America's Coolest & Most Informative Book about Sex for Adults of All Ages
Author: Paul Joannides
Category: Man-woman relationships
New edition of this explicit guide to sex. There are illustrated chapters on almost every aspect of lovemaking, and its style - a kind of Rough Guide to Sex - will appeal and communicate to almost everybody.
Adapting ancient wisdom for the modern lover, this illustrated "Classic Guide to Lovemaking" is the consummate handbook on the ways of passion and desire. From seduction and sensual foreplay to lovemaking positions, The Little Black Book of Kama Sutra offers everything you need to know to master the art of love. Let the classic works of erotic literature arouse and uplift you! Note: Mature Content and Illustrations.
From the author of Gillis Huckabee comes Sean Conway's powerful first collection of short stories. In storySouth Magazine's Million Writer's Award-nominated "Scratch," a divorced man tries to control a raging breakout of poison ivy while his personal life erupts violently out of control. In "Ashes, Ashes" an unemployed laborer is unable to look forward, so consumed by his role in devastating events of the past. And in "January Thaw" a single mother struggles to let go of the life she once envisioned for the uncharted path of her present when her recently-widowed father moves in with her and her young son. Despite its title, The Slowpoke's Guide to Getting It Right is not, in fact, a guide. It is not a how-to book. If anything, these stories combine to form a how-not-to guide. Sean Conway's characters distract themselves from facing truths; they blame others for their own tragic decisions; they find themselves suddenly unprepared, face-to-face with life situations that they should have seen coming a mile away, but, like many of us, missed. Like many of us-perhaps even all of us-they're slowpokes.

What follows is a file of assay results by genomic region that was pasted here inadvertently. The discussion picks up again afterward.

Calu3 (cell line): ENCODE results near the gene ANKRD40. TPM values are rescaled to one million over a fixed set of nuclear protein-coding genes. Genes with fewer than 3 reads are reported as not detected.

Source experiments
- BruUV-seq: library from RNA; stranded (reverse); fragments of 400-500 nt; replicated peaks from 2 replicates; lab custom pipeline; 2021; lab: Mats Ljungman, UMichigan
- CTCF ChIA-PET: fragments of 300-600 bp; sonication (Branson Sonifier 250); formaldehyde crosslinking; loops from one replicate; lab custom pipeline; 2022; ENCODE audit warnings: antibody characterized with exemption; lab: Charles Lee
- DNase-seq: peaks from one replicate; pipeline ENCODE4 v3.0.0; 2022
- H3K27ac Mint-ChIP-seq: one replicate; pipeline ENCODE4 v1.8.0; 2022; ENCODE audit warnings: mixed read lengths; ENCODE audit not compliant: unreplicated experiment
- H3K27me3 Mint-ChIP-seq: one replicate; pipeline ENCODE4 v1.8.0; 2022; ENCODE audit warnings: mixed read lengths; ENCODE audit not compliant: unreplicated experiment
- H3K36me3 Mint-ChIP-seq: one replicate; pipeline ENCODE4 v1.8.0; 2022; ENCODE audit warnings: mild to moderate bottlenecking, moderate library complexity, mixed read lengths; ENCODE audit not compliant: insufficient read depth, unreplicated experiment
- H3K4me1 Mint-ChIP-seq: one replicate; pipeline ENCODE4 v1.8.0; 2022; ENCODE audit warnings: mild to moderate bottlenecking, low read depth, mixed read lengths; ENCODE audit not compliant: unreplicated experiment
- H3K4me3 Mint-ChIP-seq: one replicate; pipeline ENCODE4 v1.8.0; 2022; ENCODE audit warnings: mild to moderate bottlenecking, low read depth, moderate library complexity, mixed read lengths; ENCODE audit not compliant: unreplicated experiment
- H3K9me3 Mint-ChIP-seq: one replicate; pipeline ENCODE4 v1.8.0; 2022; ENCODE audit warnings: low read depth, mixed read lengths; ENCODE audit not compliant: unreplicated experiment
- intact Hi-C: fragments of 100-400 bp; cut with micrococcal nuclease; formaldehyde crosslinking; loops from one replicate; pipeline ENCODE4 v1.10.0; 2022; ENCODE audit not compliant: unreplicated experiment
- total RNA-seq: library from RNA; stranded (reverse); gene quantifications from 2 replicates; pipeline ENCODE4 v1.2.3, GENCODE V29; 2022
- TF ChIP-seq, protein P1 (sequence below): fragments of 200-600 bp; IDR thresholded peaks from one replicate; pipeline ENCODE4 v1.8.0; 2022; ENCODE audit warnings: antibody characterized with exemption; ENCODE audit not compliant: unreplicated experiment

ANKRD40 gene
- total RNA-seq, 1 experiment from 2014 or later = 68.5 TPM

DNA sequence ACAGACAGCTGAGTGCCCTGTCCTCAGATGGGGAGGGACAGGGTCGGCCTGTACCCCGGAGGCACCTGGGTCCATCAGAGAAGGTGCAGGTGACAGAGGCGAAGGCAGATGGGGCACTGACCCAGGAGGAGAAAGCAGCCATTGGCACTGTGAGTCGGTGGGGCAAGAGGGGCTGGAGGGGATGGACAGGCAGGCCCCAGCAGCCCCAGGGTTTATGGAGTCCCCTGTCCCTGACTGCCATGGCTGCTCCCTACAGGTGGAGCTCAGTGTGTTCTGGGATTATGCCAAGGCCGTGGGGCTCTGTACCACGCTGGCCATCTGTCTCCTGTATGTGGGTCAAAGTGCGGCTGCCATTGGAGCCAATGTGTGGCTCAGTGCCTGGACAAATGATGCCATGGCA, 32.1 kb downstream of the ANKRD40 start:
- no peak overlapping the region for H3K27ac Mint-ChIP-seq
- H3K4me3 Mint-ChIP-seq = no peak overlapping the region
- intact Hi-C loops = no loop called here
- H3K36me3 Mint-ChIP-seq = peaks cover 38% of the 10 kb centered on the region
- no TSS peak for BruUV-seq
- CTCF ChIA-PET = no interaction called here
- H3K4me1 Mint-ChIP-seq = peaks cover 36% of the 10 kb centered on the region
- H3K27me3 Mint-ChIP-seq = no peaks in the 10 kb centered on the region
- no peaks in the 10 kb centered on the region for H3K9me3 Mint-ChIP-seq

A Step-by-Step Plan for Surviving Your Quarterlife Crisis
Author: Mary Traina
Publisher: Simon and Schuster
Your guide to making it as a real-life grownup! Like a lot of people, author Mary Traina spent her early twenties making a mess out of her life--until she realized it was time to toss the red Solo cups and finally grow up. In The Twentysomething Guide to Getting It Together, she teaches you how to bust out of your rut with practical advice for kicking your bad habits, taking action toward your goals, and moving on to the next stage of your life as an adult. From answering tough relationship questions to advancing your career, she'll tackle all your biggest issues as well as give you a step-by-step plan for getting through your twenties in one piece. Through Traina's signature humor, research, and real-world tips, this groundbreaking guide shows you how to: Date a real man. Escape entry-level hell. Stop binge-drinking and overeating. Emerge from a mountain of debt. Cut those toxic friends of convenience. With the same hip pop-culture references and endless wit that landed her a regular column on Zooey Deschanel's website, Mary Traina makes getting life together fun, easy, and--gasp--the cool thing to do!